Global fellowship supports UK researcher to expand suicide prevention research at Orygen

Global fellowship supports UK researcher to expand suicide prevention research at Orygen

3 March 2021

Global fellowship supports UK researcher to expand suicide prevention research at Orygen

Dr Maria Michail, lead of the suicide and self-harm research group at the Institute for Mental Health, University of Birmingham, will spend two years working with Orygen as part of a three-year Marie Skłodowska-Curie Actions Global Fellowship.

Dr Michail, who is expected to arrive at Orygen in February, 2022, said the fellowship would allow her to explore how systems modelling and simulation could inform strategic decision-making for suicide prevention in young people.

“Suicide is the second leading global cause of death among young people aged 15-29,” Dr Michail said. “Global and national suicide prevention strategies have been hampered by a lack of involvement of young people in the design of interventions, a lack of planning for the systematic uptake and implementation of these strategies in the real world, and because the current methodological approaches used to inform suicide prevention strategies have limited adequacy and accuracy.

“This fellowship will act as the catalyst for advancing my independence as a research leader by affording me the opportunity to train at an international research centre of excellence in youth mental health and suicide prevention.”

The fellowship will focus on the System Dynamics Modelling for Suicide Prevention (SEYMOUR) project, which seeks to efficiently and effectively guide the roll out of suicide prevention strategies through the use of systems science and system dynamics modelling.

“SEYMOUR will help us understand the complexity of the factors underlying suicidal behaviour in young people within complex health and social care services systems,” Dr Michail said.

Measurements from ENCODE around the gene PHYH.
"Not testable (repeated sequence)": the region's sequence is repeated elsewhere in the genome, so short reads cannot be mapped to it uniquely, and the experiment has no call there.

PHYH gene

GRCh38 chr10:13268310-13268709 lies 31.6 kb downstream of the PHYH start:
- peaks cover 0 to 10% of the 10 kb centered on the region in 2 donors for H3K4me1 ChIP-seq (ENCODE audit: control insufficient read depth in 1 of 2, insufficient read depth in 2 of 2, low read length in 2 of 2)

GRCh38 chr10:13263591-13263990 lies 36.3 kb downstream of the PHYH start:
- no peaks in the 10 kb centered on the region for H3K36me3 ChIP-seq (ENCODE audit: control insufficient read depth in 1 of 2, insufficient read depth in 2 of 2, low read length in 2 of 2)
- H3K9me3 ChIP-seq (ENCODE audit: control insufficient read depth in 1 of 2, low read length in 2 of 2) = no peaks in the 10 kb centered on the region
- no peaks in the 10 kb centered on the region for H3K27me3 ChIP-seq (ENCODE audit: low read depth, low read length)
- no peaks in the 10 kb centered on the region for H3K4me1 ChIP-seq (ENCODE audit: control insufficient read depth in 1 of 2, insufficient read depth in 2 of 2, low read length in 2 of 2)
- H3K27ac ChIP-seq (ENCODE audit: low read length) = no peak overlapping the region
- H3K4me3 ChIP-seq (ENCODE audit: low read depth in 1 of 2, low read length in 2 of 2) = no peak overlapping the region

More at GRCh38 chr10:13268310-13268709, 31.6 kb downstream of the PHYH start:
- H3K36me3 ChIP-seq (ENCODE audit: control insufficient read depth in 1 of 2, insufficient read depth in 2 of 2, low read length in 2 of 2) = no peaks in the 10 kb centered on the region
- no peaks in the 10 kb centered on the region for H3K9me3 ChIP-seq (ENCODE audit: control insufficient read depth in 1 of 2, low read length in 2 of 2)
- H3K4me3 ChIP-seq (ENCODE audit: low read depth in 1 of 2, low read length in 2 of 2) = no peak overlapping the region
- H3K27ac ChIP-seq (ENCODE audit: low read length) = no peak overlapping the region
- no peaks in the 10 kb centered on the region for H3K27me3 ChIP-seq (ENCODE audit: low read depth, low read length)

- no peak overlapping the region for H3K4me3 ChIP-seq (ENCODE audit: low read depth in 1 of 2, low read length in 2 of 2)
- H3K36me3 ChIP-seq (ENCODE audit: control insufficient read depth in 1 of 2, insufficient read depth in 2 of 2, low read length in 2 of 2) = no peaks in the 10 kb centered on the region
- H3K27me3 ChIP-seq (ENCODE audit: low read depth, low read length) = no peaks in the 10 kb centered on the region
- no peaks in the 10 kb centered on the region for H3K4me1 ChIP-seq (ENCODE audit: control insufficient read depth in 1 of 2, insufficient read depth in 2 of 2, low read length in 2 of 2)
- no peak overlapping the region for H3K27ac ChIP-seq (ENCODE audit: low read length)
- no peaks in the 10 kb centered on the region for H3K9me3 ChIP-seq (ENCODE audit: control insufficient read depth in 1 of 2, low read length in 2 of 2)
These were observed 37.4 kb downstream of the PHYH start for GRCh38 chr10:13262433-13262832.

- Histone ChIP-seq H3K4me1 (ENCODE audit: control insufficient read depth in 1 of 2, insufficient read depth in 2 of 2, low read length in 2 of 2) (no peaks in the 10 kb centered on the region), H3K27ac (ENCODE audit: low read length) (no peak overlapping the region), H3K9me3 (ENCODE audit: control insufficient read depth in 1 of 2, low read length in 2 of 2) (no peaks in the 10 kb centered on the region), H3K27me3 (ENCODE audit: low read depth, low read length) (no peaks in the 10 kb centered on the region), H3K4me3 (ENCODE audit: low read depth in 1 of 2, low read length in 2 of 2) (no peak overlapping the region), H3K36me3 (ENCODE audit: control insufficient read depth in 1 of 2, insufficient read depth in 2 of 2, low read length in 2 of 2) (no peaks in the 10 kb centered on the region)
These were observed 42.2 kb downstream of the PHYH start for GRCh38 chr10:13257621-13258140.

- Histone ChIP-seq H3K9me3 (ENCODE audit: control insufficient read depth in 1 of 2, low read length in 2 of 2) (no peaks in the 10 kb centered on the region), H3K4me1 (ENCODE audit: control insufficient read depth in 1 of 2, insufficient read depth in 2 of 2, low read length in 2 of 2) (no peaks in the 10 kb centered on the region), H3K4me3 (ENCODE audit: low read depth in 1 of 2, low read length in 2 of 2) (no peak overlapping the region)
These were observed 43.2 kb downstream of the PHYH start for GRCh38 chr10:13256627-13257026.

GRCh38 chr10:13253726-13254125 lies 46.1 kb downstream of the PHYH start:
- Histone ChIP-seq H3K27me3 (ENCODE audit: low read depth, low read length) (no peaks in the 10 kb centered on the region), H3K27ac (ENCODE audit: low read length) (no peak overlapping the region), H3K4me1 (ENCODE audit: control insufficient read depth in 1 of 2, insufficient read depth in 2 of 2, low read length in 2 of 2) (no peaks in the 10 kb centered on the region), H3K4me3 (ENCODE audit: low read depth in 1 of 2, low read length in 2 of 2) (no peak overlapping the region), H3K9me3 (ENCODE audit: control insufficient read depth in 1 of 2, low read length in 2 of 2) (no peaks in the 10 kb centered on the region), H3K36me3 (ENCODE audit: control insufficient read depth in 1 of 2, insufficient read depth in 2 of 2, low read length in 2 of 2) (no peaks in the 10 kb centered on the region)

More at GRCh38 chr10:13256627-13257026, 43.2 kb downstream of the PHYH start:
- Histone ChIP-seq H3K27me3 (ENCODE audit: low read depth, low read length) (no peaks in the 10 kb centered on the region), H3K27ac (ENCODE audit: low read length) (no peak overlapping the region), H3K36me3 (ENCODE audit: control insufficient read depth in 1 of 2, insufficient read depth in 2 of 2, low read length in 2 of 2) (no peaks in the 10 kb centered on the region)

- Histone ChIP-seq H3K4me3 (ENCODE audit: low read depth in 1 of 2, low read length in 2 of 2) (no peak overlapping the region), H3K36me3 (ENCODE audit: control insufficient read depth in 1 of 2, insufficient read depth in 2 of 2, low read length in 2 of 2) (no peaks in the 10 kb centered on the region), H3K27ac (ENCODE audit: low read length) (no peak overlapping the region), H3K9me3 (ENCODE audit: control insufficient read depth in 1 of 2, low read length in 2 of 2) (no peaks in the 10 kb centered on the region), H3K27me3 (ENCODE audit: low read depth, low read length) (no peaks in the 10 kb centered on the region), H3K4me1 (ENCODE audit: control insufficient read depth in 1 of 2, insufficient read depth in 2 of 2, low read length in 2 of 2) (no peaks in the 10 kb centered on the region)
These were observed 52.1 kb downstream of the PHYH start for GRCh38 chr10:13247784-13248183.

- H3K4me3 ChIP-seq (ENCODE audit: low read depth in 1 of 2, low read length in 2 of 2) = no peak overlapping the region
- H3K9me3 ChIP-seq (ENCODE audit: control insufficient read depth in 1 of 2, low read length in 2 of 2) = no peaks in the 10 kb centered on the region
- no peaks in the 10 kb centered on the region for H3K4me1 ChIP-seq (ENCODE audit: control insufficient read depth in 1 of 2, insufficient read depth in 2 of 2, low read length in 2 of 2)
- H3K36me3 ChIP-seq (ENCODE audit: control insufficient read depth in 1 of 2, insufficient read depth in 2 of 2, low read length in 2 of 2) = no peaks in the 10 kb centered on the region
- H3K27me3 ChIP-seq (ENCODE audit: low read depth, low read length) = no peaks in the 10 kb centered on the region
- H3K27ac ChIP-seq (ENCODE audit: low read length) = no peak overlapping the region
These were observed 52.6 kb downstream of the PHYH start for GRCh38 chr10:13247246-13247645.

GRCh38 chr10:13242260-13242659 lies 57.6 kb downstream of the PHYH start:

“This is a computer-assisted method that helps frame, test and simulate the causal processes that underlie complex systems, such as the human brain, in order to inform policy decision-making. SEYMOUR will allow policy makers to experiment with, and optimise, different ‘what if’ scenarios to understand how the system works before implementing decisions in the real world.

“System dynamics modelling has been widely used in other sectors, such as business and finance, but its application in suicide prevention policy is still in its infancy. Through this fellowship, SEYMOUR will expand the European region’s capacity to respond rapidly and effectively to rising rates of youth suicide.”

Dr Michail’s fellowship will commence with a two-year placement at Orygen, supervised by Orygen’s head of suicide prevention research, Associate Professor Jo Robinson. During this time Dr Michail will also visit the Brain and Mind Centre at the University of Sydney where she will work in collaboration with Associate Professor Jo-An Occhipinti, head of systems modelling, simulation and data science, before returning to the University of Birmingham for the final year of the fellowship.

The Marie Skłodowska-Curie Actions Global Fellowship is funded by Horizon 2020.